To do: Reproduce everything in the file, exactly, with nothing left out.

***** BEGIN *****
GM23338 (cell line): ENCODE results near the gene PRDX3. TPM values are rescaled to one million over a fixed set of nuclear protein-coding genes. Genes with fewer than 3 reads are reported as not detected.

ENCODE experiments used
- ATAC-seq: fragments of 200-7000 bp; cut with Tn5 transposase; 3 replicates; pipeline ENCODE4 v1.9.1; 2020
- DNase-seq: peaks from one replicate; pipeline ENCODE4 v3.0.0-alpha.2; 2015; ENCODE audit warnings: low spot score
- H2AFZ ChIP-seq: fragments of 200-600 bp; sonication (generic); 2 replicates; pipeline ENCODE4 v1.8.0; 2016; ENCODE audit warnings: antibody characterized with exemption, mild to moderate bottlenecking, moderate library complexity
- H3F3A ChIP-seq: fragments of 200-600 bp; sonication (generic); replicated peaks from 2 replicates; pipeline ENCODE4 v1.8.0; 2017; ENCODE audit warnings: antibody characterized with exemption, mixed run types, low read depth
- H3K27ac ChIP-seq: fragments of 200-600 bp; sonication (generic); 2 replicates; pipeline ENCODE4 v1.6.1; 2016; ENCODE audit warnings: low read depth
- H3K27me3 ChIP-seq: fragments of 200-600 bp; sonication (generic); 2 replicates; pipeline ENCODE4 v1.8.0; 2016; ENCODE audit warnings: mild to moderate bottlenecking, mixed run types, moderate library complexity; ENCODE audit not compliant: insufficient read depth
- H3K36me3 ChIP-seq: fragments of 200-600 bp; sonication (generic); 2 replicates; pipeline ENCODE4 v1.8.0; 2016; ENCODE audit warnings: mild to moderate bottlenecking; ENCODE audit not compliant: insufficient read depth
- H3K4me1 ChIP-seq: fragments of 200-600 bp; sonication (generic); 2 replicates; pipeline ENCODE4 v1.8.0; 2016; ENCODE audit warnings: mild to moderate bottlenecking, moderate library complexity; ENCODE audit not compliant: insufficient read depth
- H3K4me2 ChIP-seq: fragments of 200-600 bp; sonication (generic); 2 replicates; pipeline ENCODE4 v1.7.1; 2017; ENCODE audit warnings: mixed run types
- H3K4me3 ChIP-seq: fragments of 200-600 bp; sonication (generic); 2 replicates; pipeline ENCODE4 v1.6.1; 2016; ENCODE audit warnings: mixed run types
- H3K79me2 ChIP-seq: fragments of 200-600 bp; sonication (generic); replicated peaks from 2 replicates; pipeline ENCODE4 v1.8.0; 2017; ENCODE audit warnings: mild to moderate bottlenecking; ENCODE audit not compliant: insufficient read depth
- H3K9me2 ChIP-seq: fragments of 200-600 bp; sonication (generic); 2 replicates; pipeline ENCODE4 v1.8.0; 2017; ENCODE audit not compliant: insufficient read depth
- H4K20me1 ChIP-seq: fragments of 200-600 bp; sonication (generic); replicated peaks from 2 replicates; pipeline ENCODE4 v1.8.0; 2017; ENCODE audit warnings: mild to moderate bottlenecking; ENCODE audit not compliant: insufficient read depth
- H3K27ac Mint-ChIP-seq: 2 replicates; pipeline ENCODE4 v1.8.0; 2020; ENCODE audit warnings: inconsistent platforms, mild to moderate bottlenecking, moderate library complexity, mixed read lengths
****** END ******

GM23338 (cell line): ENCODE results near the gene PRDX3. TPM values are rescaled to one million over a fixed set of nuclear protein-coding genes. Genes with fewer than 3 reads are reported as not detected.

ENCODE experiments used
- ATAC-seq: fragments of 200-7000 bp; cut with Tn5 transposase; 3 replicates; pipeline ENCODE4 v1.9.1; 2020
- DNase-seq: peaks from one replicate; pipeline ENCODE4 v3.0.0-alpha.2; 2015; ENCODE audit warnings: low spot score
- H2AFZ ChIP-seq: fragments of 200-600 bp; sonication (generic); 2 replicates; pipeline ENCODE4 v1.8.0; 2016; ENCODE audit warnings: antibody characterized with exemption, mild to moderate bottlenecking, moderate library complexity
- H3F3A ChIP-seq: fragments of 200-600 bp; sonication (generic); replicated peaks from 2 replicates; pipeline ENCODE4 v1.8.0; 2017; ENCODE audit warnings: antibody characterized with exemption, mixed run types, low read depth
- H3K27ac ChIP-seq: fragments of 200-600 bp; sonication (generic); 2 replicates; pipeline ENCODE4 v1.6.1; 2016; ENCODE audit warnings: low read depth
- H3K27me3 ChIP-seq: fragments of 200-600 bp; sonication (generic); 2 replicates; pipeline ENCODE4 v1.8.0; 2016; ENCODE audit warnings: mild to moderate bottlenecking, mixed run types, moderate library complexity; ENCODE audit not compliant: insufficient read depth
- H3K36me3 ChIP-seq: fragments of 200-600 bp; sonication (generic); 2 replicates; pipeline ENCODE4 v1.8.0; 2016; ENCODE audit warnings: mild to moderate bottlenecking; ENCODE audit not compliant: insufficient read depth
- H3K4me1 ChIP-seq: fragments of 200-600 bp; sonication (generic); 2 replicates; pipeline ENCODE4 v1.8.0; 2016; ENCODE audit warnings: mild to moderate bottlenecking, moderate library complexity; ENCODE audit not compliant: insufficient read depth
- H3K4me2 ChIP-seq: fragments of 200-600 bp; sonication (generic); 2 replicates; pipeline ENCODE4 v1.7.1; 2017; ENCODE audit warnings: mixed run types
- H3K4me3 ChIP-seq: fragments of 200-600 bp; sonication (generic); 2 replicates; pipeline ENCODE4 v1.6.1; 2016; ENCODE audit warnings: mixed run types
- H3K79me2 ChIP-seq: fragments of 200-600 bp; sonication (generic); replicated peaks from 2 replicates; pipeline ENCODE4 v1.8.0; 2017; ENCODE audit warnings: mild to moderate bottlenecking; ENCODE audit not compliant: insufficient read depth
- H3K9me2 ChIP-seq: fragments of 200-600 bp; sonication (generic); 2 replicates; pipeline ENCODE4 v1.8.0; 2017; ENCODE audit not compliant: insufficient read depth
- H4K20me1 ChIP-seq: fragments of 200-600 bp; sonication (generic); replicated peaks from 2 replicates; pipeline ENCODE4 v1.8.0; 2017; ENCODE audit warnings: mild to moderate bottlenecking; ENCODE audit not compliant: insufficient read depth
- H3K27ac Mint-ChIP-seq: 2 replicates; pipeline ENCODE4 v1.8.0; 2020; ENCODE audit warnings: inconsistent platforms, mild to moderate bottlenecking, moderate library complexity, mixed read lengths